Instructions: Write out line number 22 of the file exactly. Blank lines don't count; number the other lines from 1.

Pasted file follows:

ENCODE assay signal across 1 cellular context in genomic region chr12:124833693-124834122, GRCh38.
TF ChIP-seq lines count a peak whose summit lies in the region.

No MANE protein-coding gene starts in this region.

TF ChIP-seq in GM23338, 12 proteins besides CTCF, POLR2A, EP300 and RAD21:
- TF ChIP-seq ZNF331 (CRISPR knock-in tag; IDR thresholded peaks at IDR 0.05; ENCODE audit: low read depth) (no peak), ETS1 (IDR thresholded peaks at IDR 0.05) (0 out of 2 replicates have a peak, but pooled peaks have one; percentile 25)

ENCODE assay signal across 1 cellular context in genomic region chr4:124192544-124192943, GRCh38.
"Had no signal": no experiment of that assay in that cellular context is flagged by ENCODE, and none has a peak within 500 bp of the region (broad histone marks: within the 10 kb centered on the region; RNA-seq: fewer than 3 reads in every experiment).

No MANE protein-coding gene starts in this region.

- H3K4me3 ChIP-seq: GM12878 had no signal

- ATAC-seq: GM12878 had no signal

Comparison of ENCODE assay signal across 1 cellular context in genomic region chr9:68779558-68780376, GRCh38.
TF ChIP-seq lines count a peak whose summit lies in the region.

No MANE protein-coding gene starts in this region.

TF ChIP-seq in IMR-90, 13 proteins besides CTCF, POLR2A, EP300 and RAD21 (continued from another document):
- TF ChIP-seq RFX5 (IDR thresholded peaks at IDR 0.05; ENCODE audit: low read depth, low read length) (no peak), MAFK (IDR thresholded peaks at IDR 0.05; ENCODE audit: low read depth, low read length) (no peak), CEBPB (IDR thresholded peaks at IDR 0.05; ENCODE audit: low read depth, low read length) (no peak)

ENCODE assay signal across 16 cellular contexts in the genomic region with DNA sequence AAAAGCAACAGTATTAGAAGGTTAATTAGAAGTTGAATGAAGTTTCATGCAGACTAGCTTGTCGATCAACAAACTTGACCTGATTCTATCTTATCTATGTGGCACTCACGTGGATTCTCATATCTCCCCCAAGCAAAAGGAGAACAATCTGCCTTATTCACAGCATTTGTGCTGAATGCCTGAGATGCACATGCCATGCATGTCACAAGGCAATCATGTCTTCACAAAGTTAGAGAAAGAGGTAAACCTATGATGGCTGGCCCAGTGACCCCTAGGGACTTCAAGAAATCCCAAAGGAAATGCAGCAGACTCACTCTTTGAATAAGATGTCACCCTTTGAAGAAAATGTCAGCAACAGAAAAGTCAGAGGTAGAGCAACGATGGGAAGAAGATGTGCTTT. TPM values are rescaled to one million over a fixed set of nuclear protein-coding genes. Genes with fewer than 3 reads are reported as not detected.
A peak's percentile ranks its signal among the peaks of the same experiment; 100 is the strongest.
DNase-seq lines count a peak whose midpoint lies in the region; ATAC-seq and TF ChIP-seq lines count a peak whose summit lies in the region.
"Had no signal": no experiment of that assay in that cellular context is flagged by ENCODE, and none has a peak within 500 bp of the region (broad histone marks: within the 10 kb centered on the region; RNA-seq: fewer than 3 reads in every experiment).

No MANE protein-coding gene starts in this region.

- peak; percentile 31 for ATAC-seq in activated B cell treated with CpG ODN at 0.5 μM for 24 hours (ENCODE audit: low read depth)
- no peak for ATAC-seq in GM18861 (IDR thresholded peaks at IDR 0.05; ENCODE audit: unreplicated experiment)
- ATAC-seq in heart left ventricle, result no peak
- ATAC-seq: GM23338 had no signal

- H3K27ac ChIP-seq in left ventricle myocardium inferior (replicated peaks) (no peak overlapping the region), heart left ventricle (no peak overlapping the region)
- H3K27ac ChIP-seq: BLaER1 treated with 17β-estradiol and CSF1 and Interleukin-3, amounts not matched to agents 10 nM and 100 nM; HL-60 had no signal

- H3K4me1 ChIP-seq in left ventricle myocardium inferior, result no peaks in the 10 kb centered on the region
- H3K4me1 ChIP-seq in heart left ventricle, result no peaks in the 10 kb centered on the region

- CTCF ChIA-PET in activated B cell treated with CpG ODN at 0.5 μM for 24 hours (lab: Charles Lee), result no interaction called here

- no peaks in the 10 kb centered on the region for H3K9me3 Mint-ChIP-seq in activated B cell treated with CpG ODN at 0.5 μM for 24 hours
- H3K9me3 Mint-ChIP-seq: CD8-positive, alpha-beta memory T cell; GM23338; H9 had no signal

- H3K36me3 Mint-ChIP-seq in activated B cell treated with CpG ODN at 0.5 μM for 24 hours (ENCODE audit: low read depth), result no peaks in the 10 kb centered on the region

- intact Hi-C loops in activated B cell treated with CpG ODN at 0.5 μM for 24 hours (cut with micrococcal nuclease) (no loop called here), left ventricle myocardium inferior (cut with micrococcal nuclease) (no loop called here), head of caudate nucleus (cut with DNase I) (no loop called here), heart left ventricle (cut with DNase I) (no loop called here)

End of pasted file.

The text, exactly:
- no peak for ATAC-seq in GM18861 (IDR thresholded peaks at IDR 0.05; ENCODE audit: unreplicated experiment)